Aliphine Tuliamuk won the Olympic Trials Marathon with a time of 2:27:23, less than a minute off her personal best of a 2:26:50.

Behind her, Molly Seidel finished her very first marathon by claiming a ticket to the Tokyo Olympics in 2:27:31. She is the first U.S. woman to make the Olympic team in her debut marathon.

Sally Kipyego finished behind the two in 2:28:52. This will be her second Olympics, and her first competing for the U.S. She competed in the 2012 London Olympics, running the 5,000 meters and playing forth for her native Kenya,

The top athletes in the field remained in a strong pack for most of the race. It wasn’t until after mile 20 that Seidel, Tuliamuk and Kipyego made their move. Seidel set the pace with Tuliamuk trailing closely behind, an Kipyego was about 22 seconds behind. Until the final half mile, it appeared the Des Linden may have overtaken Kipyego, but she was able to hang on to third place.

Galen Rupp won a second consecutive Olympic Trials Marathon in 2:09:20. Rupp made his move with 10 miles to go and broke well clear of his chasers with three miles to go.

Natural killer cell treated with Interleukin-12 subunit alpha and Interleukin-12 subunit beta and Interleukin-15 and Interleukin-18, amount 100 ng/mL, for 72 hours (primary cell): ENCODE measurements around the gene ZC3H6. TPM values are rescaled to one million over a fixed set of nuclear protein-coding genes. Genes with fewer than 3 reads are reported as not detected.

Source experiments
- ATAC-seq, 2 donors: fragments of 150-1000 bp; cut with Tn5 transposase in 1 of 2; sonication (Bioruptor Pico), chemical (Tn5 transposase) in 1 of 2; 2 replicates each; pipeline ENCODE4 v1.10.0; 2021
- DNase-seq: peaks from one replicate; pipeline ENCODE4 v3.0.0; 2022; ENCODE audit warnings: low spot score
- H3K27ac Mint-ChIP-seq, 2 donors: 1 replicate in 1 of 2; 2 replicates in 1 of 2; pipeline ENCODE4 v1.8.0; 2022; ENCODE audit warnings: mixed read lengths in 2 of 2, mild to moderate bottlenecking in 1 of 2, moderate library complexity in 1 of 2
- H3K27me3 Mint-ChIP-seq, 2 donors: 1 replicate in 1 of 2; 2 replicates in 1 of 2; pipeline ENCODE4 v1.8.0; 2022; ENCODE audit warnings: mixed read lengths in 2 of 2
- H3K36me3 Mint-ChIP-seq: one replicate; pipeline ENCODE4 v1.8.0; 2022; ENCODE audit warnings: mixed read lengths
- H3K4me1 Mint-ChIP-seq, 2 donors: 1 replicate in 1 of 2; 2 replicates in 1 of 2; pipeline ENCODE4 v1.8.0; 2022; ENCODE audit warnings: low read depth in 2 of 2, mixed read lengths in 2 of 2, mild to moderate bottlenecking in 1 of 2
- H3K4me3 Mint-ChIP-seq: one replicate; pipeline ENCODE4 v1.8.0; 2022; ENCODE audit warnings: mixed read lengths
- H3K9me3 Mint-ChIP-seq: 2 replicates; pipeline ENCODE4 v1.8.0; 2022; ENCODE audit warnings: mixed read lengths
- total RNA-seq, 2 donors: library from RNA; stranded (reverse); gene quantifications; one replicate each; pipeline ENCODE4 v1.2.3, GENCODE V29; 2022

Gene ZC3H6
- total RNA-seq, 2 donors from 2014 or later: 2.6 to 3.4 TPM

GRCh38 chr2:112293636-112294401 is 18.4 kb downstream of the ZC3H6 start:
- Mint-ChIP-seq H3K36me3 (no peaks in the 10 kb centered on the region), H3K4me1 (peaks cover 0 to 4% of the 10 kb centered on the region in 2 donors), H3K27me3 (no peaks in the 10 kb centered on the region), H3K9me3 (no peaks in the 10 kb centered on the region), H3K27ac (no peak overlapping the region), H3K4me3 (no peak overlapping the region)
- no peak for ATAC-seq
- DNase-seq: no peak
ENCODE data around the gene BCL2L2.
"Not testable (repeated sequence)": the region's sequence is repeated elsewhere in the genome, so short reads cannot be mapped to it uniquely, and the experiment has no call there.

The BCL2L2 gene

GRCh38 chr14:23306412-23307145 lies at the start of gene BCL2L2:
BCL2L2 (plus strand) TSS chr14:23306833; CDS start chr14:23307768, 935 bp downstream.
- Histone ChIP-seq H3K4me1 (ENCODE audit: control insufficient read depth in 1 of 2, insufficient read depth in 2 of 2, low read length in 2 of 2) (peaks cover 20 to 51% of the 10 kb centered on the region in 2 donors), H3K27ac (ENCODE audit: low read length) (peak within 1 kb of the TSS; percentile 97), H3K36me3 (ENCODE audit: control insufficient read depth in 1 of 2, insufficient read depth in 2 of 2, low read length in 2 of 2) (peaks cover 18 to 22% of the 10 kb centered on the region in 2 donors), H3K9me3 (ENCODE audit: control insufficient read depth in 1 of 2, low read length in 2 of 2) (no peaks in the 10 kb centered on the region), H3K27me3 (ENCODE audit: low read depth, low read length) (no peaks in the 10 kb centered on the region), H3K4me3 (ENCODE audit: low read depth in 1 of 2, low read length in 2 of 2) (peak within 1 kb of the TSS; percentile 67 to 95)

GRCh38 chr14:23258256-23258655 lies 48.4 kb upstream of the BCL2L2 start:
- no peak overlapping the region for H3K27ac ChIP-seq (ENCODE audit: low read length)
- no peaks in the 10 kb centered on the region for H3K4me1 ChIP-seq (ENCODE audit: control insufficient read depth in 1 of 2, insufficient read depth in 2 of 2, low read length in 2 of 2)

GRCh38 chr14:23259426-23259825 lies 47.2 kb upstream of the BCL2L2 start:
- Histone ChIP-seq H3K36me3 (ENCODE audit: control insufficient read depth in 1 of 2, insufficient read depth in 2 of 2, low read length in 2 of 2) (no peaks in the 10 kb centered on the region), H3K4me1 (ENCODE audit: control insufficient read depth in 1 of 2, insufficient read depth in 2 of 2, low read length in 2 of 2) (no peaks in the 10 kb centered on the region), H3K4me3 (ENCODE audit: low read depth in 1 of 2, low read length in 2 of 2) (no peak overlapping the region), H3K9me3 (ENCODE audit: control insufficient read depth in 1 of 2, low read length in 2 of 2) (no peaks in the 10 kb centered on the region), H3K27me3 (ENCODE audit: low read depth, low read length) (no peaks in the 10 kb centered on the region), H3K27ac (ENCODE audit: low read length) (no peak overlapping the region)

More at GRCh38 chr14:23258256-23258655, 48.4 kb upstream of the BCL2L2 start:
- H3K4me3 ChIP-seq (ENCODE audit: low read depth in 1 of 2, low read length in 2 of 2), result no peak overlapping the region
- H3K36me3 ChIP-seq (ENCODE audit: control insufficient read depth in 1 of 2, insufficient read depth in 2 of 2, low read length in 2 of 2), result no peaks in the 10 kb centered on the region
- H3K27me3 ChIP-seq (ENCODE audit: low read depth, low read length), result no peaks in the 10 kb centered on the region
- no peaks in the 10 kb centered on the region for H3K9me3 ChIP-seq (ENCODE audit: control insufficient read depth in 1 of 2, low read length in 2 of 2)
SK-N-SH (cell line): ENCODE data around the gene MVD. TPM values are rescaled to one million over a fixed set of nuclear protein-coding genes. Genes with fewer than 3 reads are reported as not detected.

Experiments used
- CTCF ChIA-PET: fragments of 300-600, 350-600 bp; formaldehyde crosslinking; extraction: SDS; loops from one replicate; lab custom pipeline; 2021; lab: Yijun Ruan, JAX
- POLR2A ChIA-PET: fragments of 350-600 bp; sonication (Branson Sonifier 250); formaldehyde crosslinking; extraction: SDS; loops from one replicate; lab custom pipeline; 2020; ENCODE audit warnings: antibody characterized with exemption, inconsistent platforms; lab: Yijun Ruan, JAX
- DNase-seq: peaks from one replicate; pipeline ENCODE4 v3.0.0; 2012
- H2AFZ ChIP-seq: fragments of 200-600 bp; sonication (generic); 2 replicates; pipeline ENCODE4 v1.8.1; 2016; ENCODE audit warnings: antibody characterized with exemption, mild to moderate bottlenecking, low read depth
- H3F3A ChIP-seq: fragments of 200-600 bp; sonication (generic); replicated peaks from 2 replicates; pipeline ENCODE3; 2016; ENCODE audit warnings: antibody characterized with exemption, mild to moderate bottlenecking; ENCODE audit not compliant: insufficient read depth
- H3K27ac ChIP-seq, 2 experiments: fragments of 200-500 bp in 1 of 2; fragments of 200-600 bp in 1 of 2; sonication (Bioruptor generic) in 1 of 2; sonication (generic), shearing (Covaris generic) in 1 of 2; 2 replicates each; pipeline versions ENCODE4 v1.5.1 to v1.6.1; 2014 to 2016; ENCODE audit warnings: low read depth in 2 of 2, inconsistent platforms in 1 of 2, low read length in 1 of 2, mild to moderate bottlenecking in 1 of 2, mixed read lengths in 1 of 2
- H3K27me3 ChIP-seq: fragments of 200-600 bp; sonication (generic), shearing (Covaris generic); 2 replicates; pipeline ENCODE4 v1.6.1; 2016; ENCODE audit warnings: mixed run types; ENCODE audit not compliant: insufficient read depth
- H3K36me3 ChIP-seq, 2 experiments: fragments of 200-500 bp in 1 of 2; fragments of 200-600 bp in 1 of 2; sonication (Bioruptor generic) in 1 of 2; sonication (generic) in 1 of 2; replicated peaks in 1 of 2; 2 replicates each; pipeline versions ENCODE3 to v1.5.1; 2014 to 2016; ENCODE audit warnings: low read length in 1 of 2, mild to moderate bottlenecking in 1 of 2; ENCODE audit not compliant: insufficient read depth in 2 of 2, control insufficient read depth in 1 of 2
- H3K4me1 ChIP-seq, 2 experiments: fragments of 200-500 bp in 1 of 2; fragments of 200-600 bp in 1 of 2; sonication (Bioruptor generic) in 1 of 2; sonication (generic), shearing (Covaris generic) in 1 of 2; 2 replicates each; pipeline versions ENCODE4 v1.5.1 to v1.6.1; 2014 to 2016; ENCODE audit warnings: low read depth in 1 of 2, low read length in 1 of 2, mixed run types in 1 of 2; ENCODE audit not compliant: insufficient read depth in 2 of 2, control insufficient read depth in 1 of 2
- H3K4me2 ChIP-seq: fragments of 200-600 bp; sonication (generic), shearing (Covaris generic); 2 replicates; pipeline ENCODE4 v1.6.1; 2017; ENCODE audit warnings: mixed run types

Behind Rupp, there was a fierce battle for the final two spots on the U.S. team as three athletes born Africa, Leonard Korir, Abdi Abdirahman and Augustus Maiyo, who have long been U.S. citizens, fought into the final miles with Jacob Riley. Riley did not compete at all in 2017 or 2018. Four years ago he ran 2:18 in the 2016 Olympic Trials and underwent Achilles surgery.

With a mile to go, Abdirahman and Riley tried to break from Korir and opened a 20-meter lead. Korir pulled to within four meters but could not get closer. Abdirahman is 43 and made his fifth Olympic team.

The fastest marathoners in the U.S. are taking turns leading the pace as the women’s race hits the 20 mile mark. Laura Thweatt led the pace for a handful of miles before Desiree Linden took the led. Then Sally Kipyego took a turn.

HOKA Northern Arizona elite teammates Kellyn Taylor and Aliphine Tuliamuk are on either side of each leader and seem to be trying to protect themselves from the wind. There are still more than 6 miles to go, and it’s still anyone’s race.

Sara Hall is a clear favorite to make the U.S. Olympic team with the fastest times for an American woman in the last year.